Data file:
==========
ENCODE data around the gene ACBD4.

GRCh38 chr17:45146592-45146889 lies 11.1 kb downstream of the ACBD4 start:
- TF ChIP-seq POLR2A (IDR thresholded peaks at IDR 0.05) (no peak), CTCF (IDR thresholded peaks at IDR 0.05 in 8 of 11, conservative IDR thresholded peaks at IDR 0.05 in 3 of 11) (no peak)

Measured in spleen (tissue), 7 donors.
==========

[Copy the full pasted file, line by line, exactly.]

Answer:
ENCODE data around the gene ACBD4.

GRCh38 chr17:45146592-45146889 lies 11.1 kb downstream of the ACBD4 start:
- TF ChIP-seq POLR2A (IDR thresholded peaks at IDR 0.05) (no peak), CTCF (IDR thresholded peaks at IDR 0.05 in 8 of 11, conservative IDR thresholded peaks at IDR 0.05 in 3 of 11) (no peak)

Measured in spleen (tissue), 7 donors.